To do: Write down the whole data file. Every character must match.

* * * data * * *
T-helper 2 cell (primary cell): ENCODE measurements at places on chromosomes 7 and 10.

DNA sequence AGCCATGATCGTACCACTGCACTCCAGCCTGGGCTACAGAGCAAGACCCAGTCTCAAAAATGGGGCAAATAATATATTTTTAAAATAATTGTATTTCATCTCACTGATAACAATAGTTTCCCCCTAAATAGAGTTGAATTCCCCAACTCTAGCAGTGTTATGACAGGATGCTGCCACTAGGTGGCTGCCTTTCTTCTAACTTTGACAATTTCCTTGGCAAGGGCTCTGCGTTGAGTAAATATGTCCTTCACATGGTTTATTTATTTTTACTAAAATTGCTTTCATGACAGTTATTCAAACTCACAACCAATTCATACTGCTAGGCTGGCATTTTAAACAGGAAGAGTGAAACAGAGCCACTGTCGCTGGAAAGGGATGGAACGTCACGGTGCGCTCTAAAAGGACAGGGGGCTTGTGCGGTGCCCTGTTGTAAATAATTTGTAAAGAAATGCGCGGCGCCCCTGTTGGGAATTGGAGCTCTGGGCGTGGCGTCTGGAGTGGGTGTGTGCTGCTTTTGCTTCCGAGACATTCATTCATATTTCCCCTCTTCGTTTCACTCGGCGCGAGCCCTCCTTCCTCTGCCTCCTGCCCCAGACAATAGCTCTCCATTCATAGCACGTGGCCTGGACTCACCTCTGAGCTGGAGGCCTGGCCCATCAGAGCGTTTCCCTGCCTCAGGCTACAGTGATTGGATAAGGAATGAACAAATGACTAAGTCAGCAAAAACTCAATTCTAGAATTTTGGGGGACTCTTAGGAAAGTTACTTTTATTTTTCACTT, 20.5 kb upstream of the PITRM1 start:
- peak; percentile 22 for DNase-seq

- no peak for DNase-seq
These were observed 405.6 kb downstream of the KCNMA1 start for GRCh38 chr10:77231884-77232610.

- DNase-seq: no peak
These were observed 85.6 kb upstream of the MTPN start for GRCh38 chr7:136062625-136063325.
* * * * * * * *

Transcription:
T-helper 2 cell (primary cell): ENCODE measurements at places on chromosomes 7 and 10.

DNA sequence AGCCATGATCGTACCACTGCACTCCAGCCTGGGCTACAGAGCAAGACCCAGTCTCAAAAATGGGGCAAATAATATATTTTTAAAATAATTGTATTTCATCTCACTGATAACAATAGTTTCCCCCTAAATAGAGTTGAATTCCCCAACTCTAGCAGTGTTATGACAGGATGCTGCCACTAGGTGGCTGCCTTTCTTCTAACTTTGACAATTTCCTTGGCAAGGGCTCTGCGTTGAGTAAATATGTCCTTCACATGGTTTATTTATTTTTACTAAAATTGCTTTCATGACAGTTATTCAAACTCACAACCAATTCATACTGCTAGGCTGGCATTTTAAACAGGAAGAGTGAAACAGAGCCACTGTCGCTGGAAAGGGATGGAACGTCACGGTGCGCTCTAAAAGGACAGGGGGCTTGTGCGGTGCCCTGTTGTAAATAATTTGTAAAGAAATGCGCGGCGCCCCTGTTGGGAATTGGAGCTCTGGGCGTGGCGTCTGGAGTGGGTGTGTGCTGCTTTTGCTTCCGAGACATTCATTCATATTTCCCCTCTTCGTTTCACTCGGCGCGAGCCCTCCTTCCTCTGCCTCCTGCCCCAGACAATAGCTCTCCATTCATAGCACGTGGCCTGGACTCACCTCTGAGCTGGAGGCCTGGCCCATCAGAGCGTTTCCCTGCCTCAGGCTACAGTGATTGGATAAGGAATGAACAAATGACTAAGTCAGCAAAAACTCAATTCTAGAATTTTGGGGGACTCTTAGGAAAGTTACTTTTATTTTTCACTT, 20.5 kb upstream of the PITRM1 start:
- peak; percentile 22 for DNase-seq

- no peak for DNase-seq
These were observed 405.6 kb downstream of the KCNMA1 start for GRCh38 chr10:77231884-77232610.

- DNase-seq: no peak
These were observed 85.6 kb upstream of the MTPN start for GRCh38 chr7:136062625-136063325.